Experimental musician and no wave pioneer Rhys Chatham performs at Music For Museums.
A lynchpin of America’s experimental avant garde, Rhys Chatham took to the stage at Whitechapel Gallery last month for a unique multi-instrumental performance in front of an intimate audience.
A graduate of La Monte Young’s Dream Syndicate and a pupil of the great electronics pioneer Morton Subotnick, Chatham played an integral part of New York’s downtown scene in the late ’70s and ’80s alongside Thurston Moore, Glenn Branca and others. No stranger to multi-disciplinary performance or performing in galleries, Chatham cut his teeth as the first musical director of art and music space The Kitchen.
Here, Chatham deconstructs the process of looping across three channels, crafting a piece of virtuoso minimalism with flute, guitar and trumpet that builds like a continuous melody. As Chatham says, they each speak to a different part of his experience as a musician:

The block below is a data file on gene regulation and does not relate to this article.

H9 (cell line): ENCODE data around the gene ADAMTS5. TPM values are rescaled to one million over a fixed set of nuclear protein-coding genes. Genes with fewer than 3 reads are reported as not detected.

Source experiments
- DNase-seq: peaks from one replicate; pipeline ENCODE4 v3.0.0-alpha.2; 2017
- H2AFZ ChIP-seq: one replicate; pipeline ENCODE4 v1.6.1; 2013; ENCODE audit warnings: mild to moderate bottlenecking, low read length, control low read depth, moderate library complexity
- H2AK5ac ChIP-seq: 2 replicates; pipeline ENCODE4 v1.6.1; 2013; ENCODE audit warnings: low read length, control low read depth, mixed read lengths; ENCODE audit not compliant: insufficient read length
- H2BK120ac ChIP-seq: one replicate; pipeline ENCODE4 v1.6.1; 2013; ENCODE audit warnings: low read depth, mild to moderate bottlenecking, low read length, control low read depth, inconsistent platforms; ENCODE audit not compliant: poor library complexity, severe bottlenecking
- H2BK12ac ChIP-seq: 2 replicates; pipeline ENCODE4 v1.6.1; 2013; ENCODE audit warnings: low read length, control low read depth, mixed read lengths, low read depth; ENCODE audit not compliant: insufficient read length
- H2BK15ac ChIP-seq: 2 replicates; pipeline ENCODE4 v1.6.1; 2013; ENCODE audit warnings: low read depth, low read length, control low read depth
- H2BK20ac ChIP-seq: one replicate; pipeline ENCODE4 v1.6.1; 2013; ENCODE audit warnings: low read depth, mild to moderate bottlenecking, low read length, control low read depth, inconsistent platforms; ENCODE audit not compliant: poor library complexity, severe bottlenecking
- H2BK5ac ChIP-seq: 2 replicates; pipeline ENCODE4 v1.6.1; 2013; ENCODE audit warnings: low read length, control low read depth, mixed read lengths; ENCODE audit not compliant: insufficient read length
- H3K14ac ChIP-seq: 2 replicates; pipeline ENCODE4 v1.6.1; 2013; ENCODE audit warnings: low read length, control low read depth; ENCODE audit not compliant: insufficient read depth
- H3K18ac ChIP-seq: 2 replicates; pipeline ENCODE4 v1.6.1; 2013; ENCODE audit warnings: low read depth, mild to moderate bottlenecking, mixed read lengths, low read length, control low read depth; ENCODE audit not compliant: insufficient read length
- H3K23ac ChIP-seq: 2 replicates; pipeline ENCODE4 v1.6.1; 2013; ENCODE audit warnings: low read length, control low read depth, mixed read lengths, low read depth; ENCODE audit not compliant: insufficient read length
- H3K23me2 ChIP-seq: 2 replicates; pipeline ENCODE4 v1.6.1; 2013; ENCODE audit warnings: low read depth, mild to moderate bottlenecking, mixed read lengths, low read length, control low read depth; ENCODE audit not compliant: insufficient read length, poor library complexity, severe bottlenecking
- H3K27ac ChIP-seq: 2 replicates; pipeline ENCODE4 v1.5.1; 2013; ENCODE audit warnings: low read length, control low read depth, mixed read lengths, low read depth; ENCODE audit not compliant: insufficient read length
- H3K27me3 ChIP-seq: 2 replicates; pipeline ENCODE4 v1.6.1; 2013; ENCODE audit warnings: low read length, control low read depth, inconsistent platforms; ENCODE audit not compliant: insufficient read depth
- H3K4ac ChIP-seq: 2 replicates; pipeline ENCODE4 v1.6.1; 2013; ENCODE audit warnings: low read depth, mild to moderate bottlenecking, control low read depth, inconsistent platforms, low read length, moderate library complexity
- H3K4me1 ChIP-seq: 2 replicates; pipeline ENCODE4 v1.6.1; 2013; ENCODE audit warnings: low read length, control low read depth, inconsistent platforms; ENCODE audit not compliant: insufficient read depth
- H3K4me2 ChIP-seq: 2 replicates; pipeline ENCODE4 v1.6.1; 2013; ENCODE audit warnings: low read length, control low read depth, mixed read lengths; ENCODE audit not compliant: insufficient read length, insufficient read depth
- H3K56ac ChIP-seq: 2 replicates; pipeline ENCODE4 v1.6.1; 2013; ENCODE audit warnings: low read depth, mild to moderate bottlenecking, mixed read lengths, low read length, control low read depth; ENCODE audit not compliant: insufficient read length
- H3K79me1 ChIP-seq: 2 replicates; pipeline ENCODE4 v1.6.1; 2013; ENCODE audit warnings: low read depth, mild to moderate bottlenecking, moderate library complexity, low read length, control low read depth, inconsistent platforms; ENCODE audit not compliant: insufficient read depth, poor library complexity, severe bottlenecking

“If you’re doing a solo concert for almost an hour, if you just played one instrument it gets kind of tiring on the ears. So it’s nice to have this trumpet with its jazz roots and implications and then the guitar with its minimalist rock roots and then the flute, who knows what that is. But it’s nice for the ear to have all these different timbres in the context of this solo.”
This recording of Chatham’s performance is the latest in a series of films from the gallery, which began with a rare A/V show from electronic artists Ryoji Ikeda and Carsten Nicolai as cyclo, which you can watch here.